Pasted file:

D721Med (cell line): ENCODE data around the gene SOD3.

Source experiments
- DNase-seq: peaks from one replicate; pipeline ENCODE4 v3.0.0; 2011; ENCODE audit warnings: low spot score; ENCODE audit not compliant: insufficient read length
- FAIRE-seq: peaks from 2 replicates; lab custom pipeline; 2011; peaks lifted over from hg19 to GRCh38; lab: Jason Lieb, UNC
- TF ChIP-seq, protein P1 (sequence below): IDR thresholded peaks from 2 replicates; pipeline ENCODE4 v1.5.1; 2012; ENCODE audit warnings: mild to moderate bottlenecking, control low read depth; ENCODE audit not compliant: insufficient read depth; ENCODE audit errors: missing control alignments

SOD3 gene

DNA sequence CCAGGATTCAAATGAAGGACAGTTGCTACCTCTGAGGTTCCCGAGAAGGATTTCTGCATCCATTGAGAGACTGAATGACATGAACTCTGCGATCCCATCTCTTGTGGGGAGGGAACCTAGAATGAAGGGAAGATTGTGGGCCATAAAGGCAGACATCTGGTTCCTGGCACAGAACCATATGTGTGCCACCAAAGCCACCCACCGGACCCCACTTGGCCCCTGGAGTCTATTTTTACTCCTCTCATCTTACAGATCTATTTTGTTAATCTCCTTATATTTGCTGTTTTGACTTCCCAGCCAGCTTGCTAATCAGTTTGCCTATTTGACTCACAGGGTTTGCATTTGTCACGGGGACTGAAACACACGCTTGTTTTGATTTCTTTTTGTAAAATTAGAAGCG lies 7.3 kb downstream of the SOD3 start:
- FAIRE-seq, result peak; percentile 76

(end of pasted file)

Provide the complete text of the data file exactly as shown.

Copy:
D721Med (cell line): ENCODE data around the gene SOD3.

Source experiments
- DNase-seq: peaks from one replicate; pipeline ENCODE4 v3.0.0; 2011; ENCODE audit warnings: low spot score; ENCODE audit not compliant: insufficient read length
- FAIRE-seq: peaks from 2 replicates; lab custom pipeline; 2011; peaks lifted over from hg19 to GRCh38; lab: Jason Lieb, UNC
- TF ChIP-seq, protein P1 (sequence below): IDR thresholded peaks from 2 replicates; pipeline ENCODE4 v1.5.1; 2012; ENCODE audit warnings: mild to moderate bottlenecking, control low read depth; ENCODE audit not compliant: insufficient read depth; ENCODE audit errors: missing control alignments

SOD3 gene

DNA sequence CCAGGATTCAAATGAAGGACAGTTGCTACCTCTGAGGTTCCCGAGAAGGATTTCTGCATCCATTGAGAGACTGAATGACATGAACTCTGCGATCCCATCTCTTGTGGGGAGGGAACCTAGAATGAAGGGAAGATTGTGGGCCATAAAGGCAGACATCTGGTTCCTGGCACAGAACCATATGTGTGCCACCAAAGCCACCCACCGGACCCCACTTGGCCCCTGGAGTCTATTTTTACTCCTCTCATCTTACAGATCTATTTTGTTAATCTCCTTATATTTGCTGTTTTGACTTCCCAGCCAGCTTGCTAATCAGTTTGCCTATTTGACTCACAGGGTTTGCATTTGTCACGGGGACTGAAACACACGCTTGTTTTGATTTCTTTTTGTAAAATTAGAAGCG lies 7.3 kb downstream of the SOD3 start:
- FAIRE-seq, result peak; percentile 76